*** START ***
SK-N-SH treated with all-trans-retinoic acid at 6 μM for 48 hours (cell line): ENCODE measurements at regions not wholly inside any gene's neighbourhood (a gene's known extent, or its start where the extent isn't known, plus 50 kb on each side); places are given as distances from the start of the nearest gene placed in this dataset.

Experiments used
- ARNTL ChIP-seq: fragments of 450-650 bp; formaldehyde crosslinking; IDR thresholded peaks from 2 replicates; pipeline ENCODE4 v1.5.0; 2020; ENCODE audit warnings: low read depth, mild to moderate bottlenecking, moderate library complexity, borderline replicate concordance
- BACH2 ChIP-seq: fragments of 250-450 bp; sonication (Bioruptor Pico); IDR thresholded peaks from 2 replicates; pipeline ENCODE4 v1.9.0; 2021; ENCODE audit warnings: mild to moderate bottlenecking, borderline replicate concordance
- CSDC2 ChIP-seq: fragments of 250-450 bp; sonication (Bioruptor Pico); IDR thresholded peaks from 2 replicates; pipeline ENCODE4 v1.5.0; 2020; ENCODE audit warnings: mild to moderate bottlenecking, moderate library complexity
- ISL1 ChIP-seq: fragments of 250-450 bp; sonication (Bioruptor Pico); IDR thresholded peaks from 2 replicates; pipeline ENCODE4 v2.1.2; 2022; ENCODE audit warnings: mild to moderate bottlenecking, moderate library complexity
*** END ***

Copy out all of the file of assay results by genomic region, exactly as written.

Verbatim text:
SK-N-SH treated with all-trans-retinoic acid at 6 μM for 48 hours (cell line): ENCODE measurements at regions not wholly inside any gene's neighbourhood (a gene's known extent, or its start where the extent isn't known, plus 50 kb on each side); places are given as distances from the start of the nearest gene placed in this dataset.

Experiments used
- ARNTL ChIP-seq: fragments of 450-650 bp; formaldehyde crosslinking; IDR thresholded peaks from 2 replicates; pipeline ENCODE4 v1.5.0; 2020; ENCODE audit warnings: low read depth, mild to moderate bottlenecking, moderate library complexity, borderline replicate concordance
- BACH2 ChIP-seq: fragments of 250-450 bp; sonication (Bioruptor Pico); IDR thresholded peaks from 2 replicates; pipeline ENCODE4 v1.9.0; 2021; ENCODE audit warnings: mild to moderate bottlenecking, borderline replicate concordance
- CSDC2 ChIP-seq: fragments of 250-450 bp; sonication (Bioruptor Pico); IDR thresholded peaks from 2 replicates; pipeline ENCODE4 v1.5.0; 2020; ENCODE audit warnings: mild to moderate bottlenecking, moderate library complexity
- ISL1 ChIP-seq: fragments of 250-450 bp; sonication (Bioruptor Pico); IDR thresholded peaks from 2 replicates; pipeline ENCODE4 v2.1.2; 2022; ENCODE audit warnings: mild to moderate bottlenecking, moderate library complexity